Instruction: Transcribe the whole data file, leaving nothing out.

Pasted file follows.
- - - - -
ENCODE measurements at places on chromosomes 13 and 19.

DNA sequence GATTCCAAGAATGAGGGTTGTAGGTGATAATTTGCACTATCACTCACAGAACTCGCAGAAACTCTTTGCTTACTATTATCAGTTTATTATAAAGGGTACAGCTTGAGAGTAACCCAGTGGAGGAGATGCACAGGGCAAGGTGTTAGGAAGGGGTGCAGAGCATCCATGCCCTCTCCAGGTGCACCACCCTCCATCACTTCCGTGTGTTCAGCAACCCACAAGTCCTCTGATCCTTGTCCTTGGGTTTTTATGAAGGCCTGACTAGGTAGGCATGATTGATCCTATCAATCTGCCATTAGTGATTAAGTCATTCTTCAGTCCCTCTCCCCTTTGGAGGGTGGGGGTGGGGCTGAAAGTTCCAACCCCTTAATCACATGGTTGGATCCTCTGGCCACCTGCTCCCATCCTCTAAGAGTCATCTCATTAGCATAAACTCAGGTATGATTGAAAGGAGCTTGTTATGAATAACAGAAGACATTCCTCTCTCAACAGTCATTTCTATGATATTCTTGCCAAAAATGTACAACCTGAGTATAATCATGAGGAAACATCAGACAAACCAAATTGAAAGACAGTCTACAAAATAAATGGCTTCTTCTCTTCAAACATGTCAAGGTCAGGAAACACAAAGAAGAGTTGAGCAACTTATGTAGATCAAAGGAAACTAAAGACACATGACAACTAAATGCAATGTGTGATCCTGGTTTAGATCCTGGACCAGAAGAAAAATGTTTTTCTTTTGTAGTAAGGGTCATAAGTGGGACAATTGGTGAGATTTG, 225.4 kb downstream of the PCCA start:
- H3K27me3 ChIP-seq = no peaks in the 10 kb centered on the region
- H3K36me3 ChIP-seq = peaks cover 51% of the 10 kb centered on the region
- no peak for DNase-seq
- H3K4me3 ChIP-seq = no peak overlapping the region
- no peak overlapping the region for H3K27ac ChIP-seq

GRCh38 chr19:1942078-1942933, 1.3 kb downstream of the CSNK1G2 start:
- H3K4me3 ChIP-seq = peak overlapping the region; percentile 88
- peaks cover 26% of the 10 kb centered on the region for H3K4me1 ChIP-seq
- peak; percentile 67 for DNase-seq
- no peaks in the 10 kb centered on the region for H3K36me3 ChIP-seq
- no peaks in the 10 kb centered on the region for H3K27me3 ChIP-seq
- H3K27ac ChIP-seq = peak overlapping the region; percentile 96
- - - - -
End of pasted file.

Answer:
ENCODE measurements at places on chromosomes 13 and 19.

DNA sequence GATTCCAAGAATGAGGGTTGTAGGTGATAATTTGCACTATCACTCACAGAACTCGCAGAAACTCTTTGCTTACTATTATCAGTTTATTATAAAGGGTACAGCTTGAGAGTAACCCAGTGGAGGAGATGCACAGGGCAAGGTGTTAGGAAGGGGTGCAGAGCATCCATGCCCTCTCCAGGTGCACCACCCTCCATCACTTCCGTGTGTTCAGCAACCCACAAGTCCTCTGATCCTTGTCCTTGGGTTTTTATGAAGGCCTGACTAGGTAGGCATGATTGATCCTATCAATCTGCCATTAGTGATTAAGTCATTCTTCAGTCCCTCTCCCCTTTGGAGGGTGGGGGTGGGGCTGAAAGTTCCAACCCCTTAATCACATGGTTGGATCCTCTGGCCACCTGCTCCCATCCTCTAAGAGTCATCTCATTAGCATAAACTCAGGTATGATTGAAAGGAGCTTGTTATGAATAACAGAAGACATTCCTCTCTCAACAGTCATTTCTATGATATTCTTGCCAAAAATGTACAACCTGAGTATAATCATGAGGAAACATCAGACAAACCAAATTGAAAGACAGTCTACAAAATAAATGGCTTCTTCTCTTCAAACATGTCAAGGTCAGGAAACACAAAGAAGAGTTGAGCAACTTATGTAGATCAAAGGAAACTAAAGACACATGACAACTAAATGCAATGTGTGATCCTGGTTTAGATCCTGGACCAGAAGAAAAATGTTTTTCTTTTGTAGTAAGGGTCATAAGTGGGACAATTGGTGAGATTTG, 225.4 kb downstream of the PCCA start:
- H3K27me3 ChIP-seq = no peaks in the 10 kb centered on the region
- H3K36me3 ChIP-seq = peaks cover 51% of the 10 kb centered on the region
- no peak for DNase-seq
- H3K4me3 ChIP-seq = no peak overlapping the region
- no peak overlapping the region for H3K27ac ChIP-seq

GRCh38 chr19:1942078-1942933, 1.3 kb downstream of the CSNK1G2 start:
- H3K4me3 ChIP-seq = peak overlapping the region; percentile 88
- peaks cover 26% of the 10 kb centered on the region for H3K4me1 ChIP-seq
- peak; percentile 67 for DNase-seq
- no peaks in the 10 kb centered on the region for H3K36me3 ChIP-seq
- no peaks in the 10 kb centered on the region for H3K27me3 ChIP-seq
- H3K27ac ChIP-seq = peak overlapping the region; percentile 96